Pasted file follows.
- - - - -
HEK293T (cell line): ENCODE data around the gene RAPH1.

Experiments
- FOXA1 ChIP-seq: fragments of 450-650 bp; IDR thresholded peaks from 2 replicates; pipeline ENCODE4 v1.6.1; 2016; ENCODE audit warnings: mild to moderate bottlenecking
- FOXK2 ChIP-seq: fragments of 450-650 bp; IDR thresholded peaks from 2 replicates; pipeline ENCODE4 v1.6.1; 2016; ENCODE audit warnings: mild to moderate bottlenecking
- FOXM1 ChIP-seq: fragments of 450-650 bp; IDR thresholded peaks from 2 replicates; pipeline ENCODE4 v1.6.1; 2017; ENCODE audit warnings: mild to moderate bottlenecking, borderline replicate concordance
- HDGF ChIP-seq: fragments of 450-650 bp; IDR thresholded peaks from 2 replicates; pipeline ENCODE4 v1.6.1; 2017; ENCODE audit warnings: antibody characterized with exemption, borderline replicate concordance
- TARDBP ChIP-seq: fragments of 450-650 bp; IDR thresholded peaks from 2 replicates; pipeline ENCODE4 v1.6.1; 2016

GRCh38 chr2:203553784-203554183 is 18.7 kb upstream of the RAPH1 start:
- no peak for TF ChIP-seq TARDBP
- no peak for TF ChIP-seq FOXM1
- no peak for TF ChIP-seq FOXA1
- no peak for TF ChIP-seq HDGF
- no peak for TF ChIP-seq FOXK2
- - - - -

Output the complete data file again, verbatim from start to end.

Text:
HEK293T (cell line): ENCODE data around the gene RAPH1.

Experiments
- FOXA1 ChIP-seq: fragments of 450-650 bp; IDR thresholded peaks from 2 replicates; pipeline ENCODE4 v1.6.1; 2016; ENCODE audit warnings: mild to moderate bottlenecking
- FOXK2 ChIP-seq: fragments of 450-650 bp; IDR thresholded peaks from 2 replicates; pipeline ENCODE4 v1.6.1; 2016; ENCODE audit warnings: mild to moderate bottlenecking
- FOXM1 ChIP-seq: fragments of 450-650 bp; IDR thresholded peaks from 2 replicates; pipeline ENCODE4 v1.6.1; 2017; ENCODE audit warnings: mild to moderate bottlenecking, borderline replicate concordance
- HDGF ChIP-seq: fragments of 450-650 bp; IDR thresholded peaks from 2 replicates; pipeline ENCODE4 v1.6.1; 2017; ENCODE audit warnings: antibody characterized with exemption, borderline replicate concordance
- TARDBP ChIP-seq: fragments of 450-650 bp; IDR thresholded peaks from 2 replicates; pipeline ENCODE4 v1.6.1; 2016

GRCh38 chr2:203553784-203554183 is 18.7 kb upstream of the RAPH1 start:
- no peak for TF ChIP-seq TARDBP
- no peak for TF ChIP-seq FOXM1
- no peak for TF ChIP-seq FOXA1
- no peak for TF ChIP-seq HDGF
- no peak for TF ChIP-seq FOXK2